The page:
We did a short sail to Kuka Aloafa the main town in Tonga where again we were entertained by the Tourist board to an Island tour and a reception whIch we shared with the US Marine Band who were also in town. We had a few days in the Hapai Islands (Mid Tonga) and then to Neiafa on Yavo'u. I had a request to give the tourist officer a medical consultation - which I was pleased to do and he needed it! The medical services did not appear to be very good in Tonga. He returned to compliment by taking us round the Island and to a Tongan feast - but not really an experience I am keen to repeat but interesting to see how the food is prepared and cooked. After a visit to a couple of other Islands in Northern Tonga we left for Fiji. After 5 days we arrived in Savu Savu in Northern Fiji. Again a lovely place because the locals were so friendly. I visited the local hospital and had a tour around with an ex vet from Devon who appeared to be on every committee and board on the Island but who made our stay very interesting. We then cruised north through several Fijian Islands arriving at Leruka, the old capital after 3 overnight stops - one of which included a Kava ceremony with the chief of Kava's son. Kava is a drink made from a plant root - non alcoholic, but anaesthetises your tongue as you drink it! It looks like dishwater and tastes like it with a mild aniseed taste added. We suffered no ill effects though. Levuka was straight out of Graham Green with a Wooden Ovalau Club with pictures of our Royal family from 50 years ago. We chatted to the locals over a beer including an old boy of 97 years. The following day we were invited to a Barbecue on an American fishing boat anchored in the harbour waiting to unload its catch of tuna. We sailed overnight and arrived in Suva on 21st June. We have now left 'Caro' to give my hand a rest and recover the mobility and use. We aim to re-join a boat called 'Star Oasis' still c/o Blue Water Rally in Darwin. In the meantime we will travel around by air to Australia and Malaysia and spend a few weeks in Hong Kong with Robert (my son) and his wife. We are looking forward to a break on land. For 9 months we have rushed from one place to another - it has been very fast and I think a lot of, the people feel they need to settle in one place for a bit, but it has been a wonderful experience.
- Jan Adams
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DR. PAUL THOMPSON
NORTHUMBERLAND HOUSE SURGERY
I am originally from Leeds and went to school locally and then managed to get a place at the Royal London Hospital in East London, to be precise in Whitechapel (unfortunately). Former incarcerates include Dr. E. John Parker, although I never did see his picture on the wall, I am sure it must be there somewhere. I got out of there as quickly as possible due to fresh air withdrawal symptoms and came to Kidderminster as my wife's mother kept telling me what a nice hospital it was. I completed my medicine house job with Dr. Richard Taylor, as he, coincidentally, completed his medical career in the hospital after which he shortly retired. I then headed to Norwich as my wife's brother said that was a nice place too!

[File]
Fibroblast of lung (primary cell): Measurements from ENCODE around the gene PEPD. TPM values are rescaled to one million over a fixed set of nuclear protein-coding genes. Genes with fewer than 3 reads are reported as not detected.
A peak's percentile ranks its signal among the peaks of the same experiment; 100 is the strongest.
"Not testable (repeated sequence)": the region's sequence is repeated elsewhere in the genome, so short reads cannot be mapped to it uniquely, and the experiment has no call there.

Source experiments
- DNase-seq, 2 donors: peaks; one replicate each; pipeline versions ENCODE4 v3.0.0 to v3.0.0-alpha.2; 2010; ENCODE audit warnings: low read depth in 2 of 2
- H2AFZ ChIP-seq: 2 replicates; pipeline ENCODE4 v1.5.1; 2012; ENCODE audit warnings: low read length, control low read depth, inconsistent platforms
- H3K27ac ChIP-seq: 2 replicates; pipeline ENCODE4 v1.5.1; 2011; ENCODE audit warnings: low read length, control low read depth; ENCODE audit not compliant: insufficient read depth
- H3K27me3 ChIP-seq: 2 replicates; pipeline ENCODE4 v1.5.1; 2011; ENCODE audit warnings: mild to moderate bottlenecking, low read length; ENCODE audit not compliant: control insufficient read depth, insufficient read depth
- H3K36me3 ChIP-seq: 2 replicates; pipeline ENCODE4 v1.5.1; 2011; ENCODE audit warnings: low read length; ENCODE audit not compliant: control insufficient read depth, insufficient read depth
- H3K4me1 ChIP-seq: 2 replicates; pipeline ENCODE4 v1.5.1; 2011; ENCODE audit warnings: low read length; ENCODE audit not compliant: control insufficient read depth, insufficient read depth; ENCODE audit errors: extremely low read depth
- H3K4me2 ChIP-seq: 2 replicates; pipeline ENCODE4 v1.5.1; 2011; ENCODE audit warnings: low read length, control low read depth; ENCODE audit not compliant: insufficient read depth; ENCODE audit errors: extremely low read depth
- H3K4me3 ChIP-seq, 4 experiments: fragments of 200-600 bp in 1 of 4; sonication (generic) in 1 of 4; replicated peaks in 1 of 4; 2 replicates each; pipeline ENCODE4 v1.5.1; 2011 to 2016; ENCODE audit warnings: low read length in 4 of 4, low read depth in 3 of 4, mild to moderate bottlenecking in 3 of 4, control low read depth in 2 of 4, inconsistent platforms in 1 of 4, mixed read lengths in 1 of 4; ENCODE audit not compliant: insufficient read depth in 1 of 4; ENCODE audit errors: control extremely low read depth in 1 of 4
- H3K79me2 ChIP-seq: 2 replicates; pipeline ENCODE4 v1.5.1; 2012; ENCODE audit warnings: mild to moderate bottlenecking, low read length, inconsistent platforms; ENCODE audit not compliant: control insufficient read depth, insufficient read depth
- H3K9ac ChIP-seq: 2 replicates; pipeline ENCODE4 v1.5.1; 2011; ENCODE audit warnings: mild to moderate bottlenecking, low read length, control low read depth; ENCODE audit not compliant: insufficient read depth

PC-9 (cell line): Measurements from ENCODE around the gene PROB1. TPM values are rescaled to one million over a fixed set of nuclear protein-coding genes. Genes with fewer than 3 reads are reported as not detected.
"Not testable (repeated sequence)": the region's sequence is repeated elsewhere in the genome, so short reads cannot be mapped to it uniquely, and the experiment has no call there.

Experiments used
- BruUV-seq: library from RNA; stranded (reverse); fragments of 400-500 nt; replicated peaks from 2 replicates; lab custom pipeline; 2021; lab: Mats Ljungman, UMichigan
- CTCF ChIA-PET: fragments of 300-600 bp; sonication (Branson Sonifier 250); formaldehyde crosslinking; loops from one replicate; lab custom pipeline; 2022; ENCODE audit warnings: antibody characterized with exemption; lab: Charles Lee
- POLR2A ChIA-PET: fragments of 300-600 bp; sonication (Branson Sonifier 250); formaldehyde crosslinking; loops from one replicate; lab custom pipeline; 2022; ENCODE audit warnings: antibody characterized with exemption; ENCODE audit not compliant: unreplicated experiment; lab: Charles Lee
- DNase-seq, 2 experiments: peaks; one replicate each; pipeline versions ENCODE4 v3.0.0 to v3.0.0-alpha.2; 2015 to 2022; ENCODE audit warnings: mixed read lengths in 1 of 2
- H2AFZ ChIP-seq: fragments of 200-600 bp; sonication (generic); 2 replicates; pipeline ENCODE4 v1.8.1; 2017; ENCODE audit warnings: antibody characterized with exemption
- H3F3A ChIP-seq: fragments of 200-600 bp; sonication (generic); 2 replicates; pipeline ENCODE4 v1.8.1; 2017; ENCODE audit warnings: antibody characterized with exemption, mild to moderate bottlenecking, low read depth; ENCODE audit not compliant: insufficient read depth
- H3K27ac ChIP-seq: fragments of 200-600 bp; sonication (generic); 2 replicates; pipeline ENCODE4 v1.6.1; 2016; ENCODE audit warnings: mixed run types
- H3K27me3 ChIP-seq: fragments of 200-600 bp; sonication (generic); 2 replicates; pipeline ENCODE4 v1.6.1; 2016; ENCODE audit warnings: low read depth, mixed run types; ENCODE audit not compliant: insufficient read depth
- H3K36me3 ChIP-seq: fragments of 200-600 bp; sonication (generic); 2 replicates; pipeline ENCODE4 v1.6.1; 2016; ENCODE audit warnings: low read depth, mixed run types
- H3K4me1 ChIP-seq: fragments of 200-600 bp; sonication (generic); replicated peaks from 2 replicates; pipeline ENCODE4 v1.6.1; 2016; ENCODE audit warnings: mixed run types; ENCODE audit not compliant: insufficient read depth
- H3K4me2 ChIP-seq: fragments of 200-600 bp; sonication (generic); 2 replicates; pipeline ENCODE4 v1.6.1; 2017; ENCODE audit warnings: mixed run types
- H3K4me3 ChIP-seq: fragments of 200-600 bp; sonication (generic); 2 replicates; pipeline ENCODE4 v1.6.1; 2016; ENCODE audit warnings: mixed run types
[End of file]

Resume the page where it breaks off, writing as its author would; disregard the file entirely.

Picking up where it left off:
I had got myself a place on the Kidderminster VTS whilst doing the house job along with Penny Stanley, - possibly due to lack of competition as we were the only two applicants at the time. Along the way I married Mary who now works as a Virologist at the The Heartland's Hospital and some way through the VTS we acquired a small baby, called Molly, and a border collie dog called Stan.
I did my registrar job at Cleobury Mortimer with Dennis Nixon and friends, and had a great time trying to find the furthest visits from the practice to do, but then had to face up to reality and was lucky enough to get a job replacing Dick. I seem to have limited interests, relatively speaking. I playa bit of five-a-side football and squash and a bit of child rearing somewhere in the middle. Hopefully Molly will have a little sibling come August and then things should really start to take off.
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It is with deep regret that the editor records the death of Mr Kenneth Forsythe aged 89. Consultant Ophthalmoligist at Kidderminster from the late 40s until 1975. Mr Forsythe was instrumental in setting up the department on his arrival here and worked single handed with the assistance of clinical assistants, including in the early days, John Pearce, who proceeded to devise the intra occular lens implants.
This was until the arrival of Chris Tallents in December 1974. As well as a very full health service workload, he also worked at a local eye centre and had a large and successful private practice. On a personal note, the editor worked as a clinical assistant for many years and very much appreciated Mr Forsythe's support and assistance in learning the rudiments of ophthalmology and his friendship for many years thereafter.
He leaves three children, John a solicitor in Kidderminster, David a GP in Oxford and Jane an orthoptist living in Edinburgh. The editor and the Medical Society send their sincere condolences to Mary and his family